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I'd say she looks pretty good for a lady pushing 70.

Boomers have been in power since 1992. That's 24 years already. Way too much.

They've had control of the SCOTUS since Souter retired in 2009 as well.

Breyer - Ginsburg - Kennedy are the only non-Boomers on the court.
1494  Presidential Elections - Analysis and Discussion / 2016 U.S. Presidential Election / Re: Does Lyin' Ted regret stealing Colorado now? on: April 27, 2016, 02:22:21 am
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One of the things that is forgotten, because it will be near-meaningless in the presidential race, is how low Hillary's own favorabilities are. The presidential race will be a referendum on Trump (proceeding in the assumption that even he is incapable of ing up the nomination at this point). Congressional races don't have to be a referendum on Trump -- a skillful campaign can make it a referendum about Hillary. This is probably the best bet for keeping the Senate.

Nah. It's happened before with an unpopular nominee - see what McGovern did in South Dakota. He ran to the right. Senators need to run to the right to keep their seats and ignore Trump. If pressed, say that you're running on your record not Trump's.
1495  Presidential Elections - Analysis and Discussion / 2016 U.S. Presidential Election / Re: Republican Acela Corridor Tuesday results thread (all polls close at 8pm ET) on: April 27, 2016, 02:17:42 am
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Are you counting PA's unpledged delegates?

Given Trump's inability to retain his own delegates, I can't see him picking up the unpledged PA delegates.
1496  Presidential Elections - Analysis and Discussion / 2016 U.S. Presidential Election / Re: Will Trump exceed 50% of the vote in every primary tonight? on: April 27, 2016, 02:16:03 am
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Well, so much for the "TRUMP CAN'T REACH 50%!!!!" talking point.

He is still the worst frontrunner. Every other frontrunner and major challenger was over 50 by the end of march.
1497  Presidential Elections - Analysis and Discussion / 2016 U.S. Presidential Election / Re: Republican Acela Corridor Tuesday results thread (all polls close at 8pm ET) on: April 27, 2016, 02:12:06 am
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Trump surely didn't lose ground tonight. 538 has him ahead of pace to get to 1237 by five (5) delegates.

538 has him winning Indiana. I do not. I was closer than 538's predictions.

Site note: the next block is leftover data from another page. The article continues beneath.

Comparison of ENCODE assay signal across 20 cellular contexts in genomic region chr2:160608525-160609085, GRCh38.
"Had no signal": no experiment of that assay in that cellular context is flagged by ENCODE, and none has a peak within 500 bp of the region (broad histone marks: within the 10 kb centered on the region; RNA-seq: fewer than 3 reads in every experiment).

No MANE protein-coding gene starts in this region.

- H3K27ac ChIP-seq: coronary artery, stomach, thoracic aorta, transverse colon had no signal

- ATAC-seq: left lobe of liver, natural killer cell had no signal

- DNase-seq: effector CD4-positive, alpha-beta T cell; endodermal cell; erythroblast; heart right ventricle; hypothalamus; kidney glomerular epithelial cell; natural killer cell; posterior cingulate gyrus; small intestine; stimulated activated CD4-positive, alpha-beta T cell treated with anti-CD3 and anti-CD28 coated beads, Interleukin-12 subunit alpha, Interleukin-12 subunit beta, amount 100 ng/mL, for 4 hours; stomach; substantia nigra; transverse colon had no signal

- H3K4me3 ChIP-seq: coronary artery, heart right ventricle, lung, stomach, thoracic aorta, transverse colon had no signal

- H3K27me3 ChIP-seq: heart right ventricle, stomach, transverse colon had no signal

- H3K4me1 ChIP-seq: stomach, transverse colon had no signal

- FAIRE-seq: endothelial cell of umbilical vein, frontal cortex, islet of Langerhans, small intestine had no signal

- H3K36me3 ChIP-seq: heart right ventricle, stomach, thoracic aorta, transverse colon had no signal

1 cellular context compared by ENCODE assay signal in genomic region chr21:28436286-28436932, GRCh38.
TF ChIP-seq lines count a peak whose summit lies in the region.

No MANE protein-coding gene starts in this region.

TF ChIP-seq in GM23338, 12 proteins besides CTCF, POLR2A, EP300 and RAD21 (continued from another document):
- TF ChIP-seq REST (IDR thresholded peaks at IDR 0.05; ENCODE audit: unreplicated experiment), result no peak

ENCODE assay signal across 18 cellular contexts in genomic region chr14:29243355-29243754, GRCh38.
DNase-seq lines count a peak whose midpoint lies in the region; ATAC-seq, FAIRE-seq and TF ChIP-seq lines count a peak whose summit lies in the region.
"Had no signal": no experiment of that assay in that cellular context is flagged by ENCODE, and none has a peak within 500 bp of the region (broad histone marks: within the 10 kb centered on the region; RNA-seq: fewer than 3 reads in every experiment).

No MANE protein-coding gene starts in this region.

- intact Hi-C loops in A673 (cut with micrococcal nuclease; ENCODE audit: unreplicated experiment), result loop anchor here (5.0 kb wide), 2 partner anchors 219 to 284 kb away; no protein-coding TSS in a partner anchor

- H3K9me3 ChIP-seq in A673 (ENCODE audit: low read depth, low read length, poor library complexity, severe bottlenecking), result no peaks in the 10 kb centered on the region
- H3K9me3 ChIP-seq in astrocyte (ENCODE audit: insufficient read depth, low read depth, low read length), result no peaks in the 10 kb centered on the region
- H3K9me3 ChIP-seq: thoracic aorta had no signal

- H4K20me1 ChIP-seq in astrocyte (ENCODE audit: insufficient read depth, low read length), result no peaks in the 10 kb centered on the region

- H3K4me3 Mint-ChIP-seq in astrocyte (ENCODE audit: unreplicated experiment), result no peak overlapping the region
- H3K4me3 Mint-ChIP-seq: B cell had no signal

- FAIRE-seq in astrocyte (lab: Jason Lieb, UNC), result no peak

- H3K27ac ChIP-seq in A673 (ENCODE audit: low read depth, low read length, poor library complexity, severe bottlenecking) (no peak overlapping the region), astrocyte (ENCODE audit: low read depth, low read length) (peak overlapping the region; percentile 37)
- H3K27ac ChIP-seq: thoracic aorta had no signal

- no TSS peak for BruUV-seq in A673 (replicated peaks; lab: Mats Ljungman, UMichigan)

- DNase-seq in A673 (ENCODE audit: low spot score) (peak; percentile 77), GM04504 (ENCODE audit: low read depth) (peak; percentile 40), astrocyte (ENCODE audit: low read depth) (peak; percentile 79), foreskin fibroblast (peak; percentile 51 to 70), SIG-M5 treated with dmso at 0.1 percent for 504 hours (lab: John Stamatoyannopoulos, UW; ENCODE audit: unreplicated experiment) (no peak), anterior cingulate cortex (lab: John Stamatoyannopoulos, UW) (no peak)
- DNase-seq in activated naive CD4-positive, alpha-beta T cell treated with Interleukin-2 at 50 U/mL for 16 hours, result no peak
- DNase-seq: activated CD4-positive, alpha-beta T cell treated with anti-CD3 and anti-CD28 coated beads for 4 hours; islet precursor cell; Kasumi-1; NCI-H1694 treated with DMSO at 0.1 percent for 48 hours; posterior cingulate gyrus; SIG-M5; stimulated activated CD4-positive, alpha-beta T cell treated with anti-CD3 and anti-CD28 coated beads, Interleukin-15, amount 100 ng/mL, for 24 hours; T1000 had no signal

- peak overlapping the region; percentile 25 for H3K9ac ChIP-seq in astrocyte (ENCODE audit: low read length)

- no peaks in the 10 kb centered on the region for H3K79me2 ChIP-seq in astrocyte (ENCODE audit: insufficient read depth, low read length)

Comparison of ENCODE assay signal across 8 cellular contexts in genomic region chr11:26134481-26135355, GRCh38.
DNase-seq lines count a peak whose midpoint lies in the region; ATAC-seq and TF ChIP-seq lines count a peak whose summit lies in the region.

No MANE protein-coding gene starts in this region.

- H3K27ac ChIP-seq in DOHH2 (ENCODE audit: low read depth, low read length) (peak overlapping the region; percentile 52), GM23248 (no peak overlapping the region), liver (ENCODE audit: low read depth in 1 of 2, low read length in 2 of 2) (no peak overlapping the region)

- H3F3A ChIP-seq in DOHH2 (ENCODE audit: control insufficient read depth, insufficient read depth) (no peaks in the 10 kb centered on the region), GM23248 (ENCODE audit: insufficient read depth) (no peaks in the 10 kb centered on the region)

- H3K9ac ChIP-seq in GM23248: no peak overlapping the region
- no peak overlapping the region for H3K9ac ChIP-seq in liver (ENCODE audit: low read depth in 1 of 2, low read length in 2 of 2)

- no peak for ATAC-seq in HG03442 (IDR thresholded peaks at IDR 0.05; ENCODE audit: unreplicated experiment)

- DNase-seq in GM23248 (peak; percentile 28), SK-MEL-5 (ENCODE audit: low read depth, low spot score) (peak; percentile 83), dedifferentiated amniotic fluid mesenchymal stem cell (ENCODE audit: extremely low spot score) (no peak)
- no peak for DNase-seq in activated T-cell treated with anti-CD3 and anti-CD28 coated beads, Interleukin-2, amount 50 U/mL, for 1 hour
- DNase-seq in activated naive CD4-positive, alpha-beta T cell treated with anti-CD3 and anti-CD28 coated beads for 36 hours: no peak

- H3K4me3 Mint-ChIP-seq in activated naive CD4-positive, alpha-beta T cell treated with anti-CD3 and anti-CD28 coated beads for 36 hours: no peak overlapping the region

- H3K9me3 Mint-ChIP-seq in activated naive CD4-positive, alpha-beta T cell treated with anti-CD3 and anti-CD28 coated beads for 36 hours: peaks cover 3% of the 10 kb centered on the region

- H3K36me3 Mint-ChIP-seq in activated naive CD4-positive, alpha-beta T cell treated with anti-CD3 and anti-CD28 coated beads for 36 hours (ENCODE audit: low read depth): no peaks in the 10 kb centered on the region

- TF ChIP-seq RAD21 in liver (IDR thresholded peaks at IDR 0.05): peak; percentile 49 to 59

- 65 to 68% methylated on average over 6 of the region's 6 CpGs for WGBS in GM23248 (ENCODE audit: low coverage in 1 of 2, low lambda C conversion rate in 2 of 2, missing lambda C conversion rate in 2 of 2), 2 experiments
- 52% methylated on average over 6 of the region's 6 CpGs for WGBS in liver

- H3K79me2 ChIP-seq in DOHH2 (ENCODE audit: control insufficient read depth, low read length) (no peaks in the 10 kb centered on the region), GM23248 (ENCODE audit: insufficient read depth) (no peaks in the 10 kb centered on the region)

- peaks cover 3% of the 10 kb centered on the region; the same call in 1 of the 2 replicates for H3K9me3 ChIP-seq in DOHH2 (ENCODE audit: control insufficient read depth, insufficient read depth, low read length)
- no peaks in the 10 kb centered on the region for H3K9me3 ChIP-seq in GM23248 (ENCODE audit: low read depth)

1498  Presidential Elections - Analysis and Discussion / 2016 U.S. Presidential Election / Re: Republican Acela Corridor Tuesday results thread (all polls close at 8pm ET) on: April 27, 2016, 02:11:10 am
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You just told me nothing about your methodology and didn't answer the concern I raised

I ran off the delegate totals and estimated that Trump would be regionally stronger in the NE, with additional Kasich support and Cruz support. You're right, he wasn't expected to do as well in RI, but that was the only path I saw to him getting to 1237.

I was not far off. I had him under in NY and so the numbers come out correct. He still needed to be at 1k to be on course for the nomination.
1499  Presidential Elections - Analysis and Discussion / 2016 U.S. Presidential Election / Re: Republican Acela Corridor Tuesday results thread (all polls close at 8pm ET) on: April 27, 2016, 02:03:25 am
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I haven't looked at your methodology, but really?  It seems like it would make more sense to estimate where Trump is at in remaining states, and keep increasing his performance in each state linearly until he hits 1237.  That obviously wouldn't have involved winning every delegate in Rhode Island (unless I misremember their allocation methodology), because that would require such an absurdly strong performance that he would have clinched via big victories in Indiana and California first.  No?

He needed to be at 1k after April and the NE.  Getting zero delegates in Colorado and Wyoming and losing Wisconsin bigly hurt him badly for the nomination.

Coming into WI and CO put him right at 1235. Right now I have him at 1185, falling short of the nomination.

I had him winning every delegate tonight and 75 in New York. So my prediction ran about spot on.
1500  Presidential Elections - Analysis and Discussion / 2016 U.S. Presidential Election / Re: Does Lyin' Ted regret stealing Colorado now? on: April 27, 2016, 02:00:56 am
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The question is how many Romney/McCaskill voters there are; or, Hillary/R for Congress. The House is probably safe, both because of the gerrymander and because of how many winnable races Democrats have failed to recruit warm bodies for, but the Senate is probably lost without a lot of luck. McGinty and not Sestak getting nominated tonight was a break.

Best case scenario I have for Trump gets him to 253. Virginia is now completely lost to Trump, as is Colorado, Iowa and Pennsylvania.

Trump is very close to having Ohio be safe Democrat.